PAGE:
Good luck in business is financial strategy in disguise. The most successful business owners have a financial game plan. Talent and hard work can only take a business so far.
How do you make your dairy more profitable so you are successfully and sustainably in business 10 years from now?
In corporate settings, questions like this fall to the chief financial officer (CFO). Different from a herdsman with crucial day-to-day decisions, CFOs must direct the business towards financially sound long-term decisions.
From a CFO’s financial planning instinct, genetics is a long-term business influencer. Individual cows are business units. The genetics used to create them affect production output, labor efficiency and expense risks. The potential of each cow business unit directly affects the entire operation’s net profit potential.
Focus on controlling what you can control
To send our business in the best direction, we need to understand our portfolio of risks. Looking through the eyes of a CFO, strategize your dairy objectives for efficiency and production expense management.
Dairy production will forever have a cyclical nature because of the business model dealing with live animals in a supply and demand market. When demand fluctuates, we cannot press a button to manipulate production from our business units.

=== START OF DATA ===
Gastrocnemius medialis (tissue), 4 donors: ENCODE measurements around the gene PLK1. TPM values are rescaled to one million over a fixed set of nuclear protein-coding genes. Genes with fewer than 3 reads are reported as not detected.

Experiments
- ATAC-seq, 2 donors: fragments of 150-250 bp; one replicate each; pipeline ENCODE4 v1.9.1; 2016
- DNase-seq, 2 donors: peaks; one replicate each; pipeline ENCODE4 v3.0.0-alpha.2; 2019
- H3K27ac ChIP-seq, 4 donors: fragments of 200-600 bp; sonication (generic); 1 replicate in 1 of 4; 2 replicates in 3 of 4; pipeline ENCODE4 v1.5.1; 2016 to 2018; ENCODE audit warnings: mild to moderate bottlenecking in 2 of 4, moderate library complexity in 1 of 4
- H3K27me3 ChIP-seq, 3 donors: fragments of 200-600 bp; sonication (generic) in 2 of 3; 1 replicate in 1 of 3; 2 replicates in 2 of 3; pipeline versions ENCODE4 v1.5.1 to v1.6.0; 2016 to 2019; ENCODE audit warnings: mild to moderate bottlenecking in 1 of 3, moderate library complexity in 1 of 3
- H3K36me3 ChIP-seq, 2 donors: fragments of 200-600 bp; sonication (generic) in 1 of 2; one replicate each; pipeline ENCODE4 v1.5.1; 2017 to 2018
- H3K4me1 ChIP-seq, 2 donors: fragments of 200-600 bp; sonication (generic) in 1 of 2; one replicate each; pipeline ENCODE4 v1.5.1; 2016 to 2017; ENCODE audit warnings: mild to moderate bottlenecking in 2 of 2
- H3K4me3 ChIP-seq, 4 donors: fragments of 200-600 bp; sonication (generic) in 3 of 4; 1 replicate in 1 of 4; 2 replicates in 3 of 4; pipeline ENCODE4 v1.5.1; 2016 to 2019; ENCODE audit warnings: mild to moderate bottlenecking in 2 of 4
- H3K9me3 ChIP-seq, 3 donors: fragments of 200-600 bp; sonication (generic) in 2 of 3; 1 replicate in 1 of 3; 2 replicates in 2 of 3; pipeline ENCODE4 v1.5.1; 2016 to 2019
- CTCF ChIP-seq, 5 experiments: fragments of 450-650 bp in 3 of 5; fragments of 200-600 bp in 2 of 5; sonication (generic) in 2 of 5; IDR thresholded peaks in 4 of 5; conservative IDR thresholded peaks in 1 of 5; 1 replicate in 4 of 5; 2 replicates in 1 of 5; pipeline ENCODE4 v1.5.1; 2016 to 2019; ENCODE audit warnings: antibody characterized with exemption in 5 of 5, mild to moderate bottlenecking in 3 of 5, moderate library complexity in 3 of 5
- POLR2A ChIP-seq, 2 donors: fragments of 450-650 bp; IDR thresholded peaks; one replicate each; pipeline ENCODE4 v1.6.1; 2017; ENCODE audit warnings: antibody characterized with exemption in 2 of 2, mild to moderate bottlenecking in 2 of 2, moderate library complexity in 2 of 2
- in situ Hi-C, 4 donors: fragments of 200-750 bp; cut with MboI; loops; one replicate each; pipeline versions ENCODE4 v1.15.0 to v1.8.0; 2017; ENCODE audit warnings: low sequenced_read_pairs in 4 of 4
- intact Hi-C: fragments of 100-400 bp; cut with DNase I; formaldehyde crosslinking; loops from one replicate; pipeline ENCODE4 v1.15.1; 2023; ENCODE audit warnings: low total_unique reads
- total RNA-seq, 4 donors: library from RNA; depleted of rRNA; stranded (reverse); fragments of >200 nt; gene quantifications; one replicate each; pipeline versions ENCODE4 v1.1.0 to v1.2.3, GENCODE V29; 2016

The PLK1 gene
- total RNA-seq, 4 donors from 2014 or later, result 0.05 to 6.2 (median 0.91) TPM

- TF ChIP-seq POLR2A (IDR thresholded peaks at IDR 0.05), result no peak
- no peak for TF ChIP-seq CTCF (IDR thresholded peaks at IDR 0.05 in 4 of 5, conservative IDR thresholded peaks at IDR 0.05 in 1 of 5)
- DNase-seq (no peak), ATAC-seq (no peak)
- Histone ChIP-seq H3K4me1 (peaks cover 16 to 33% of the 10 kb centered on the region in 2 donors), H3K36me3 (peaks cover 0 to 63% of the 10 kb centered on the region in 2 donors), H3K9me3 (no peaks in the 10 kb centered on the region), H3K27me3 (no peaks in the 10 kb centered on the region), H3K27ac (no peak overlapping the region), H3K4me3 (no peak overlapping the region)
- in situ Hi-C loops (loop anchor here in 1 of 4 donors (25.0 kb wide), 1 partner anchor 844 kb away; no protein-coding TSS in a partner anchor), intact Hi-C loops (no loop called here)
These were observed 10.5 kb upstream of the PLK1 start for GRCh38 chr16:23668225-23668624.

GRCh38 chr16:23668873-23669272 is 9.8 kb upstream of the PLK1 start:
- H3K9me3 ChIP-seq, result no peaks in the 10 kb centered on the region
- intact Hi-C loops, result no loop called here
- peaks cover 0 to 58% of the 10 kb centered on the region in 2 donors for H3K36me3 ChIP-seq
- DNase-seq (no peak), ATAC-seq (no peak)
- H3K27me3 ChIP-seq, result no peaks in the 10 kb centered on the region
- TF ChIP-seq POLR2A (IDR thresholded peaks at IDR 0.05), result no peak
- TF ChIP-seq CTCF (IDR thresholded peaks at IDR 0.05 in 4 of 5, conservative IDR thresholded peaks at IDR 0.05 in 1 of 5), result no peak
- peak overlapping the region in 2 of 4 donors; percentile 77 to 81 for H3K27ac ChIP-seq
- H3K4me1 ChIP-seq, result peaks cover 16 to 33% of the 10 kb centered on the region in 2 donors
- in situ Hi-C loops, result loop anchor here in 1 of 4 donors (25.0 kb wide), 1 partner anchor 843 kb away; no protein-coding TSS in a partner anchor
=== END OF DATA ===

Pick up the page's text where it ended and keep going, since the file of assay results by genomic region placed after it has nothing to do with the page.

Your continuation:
The cycle is inevitable; we are not going to control global dairy demand. Instead, focus on what can be controlled to be safer during the cycles. Rather than making a fortune on the top side of a cycle and losing a fortune on the bottom, build a business that survives well through the bad and thrives in the good times.
The common thread among the best business operators is they consistently focus on efficiency.
To produce milk more efficiently and be stronger in cyclical times, we need to audit our internal influencers. Make sure you are getting all you can out of your current cows. Genetics aligned correctly with herd profit needs will maximize cow production efficiencies.
Creating a lean business
Analyze expenses which go into sending a tank of milk down the driveway. Look for ways to reduce inputs. The largest expense will always be feed. Use genetics to develop future generations with reduced feed intake requirements.
Large cows eat more than moderate sized cows. Bigger-sized animals have bigger feed intake requirements for maintenance. Genetic selection for reduced cow size can reduce the amount of feed the herd is using for body maintenance. Produce as much milk with smaller feed requirements.
Labor is another costly input. In herds considering expansion, remember expansion increases labor requirements. Good labor is harder to find than feed. The more we can minimize the number of employees needed, the better. Low input and healthy cows reduce the amount of labor needed in your hospital pen.
Health traits are well worth the investment to create cows that are less labor-intensive. Cows genetically opposed to health problems, such as transition cow diseases, create a smoother operating herd and keep cows out of the hospital pen.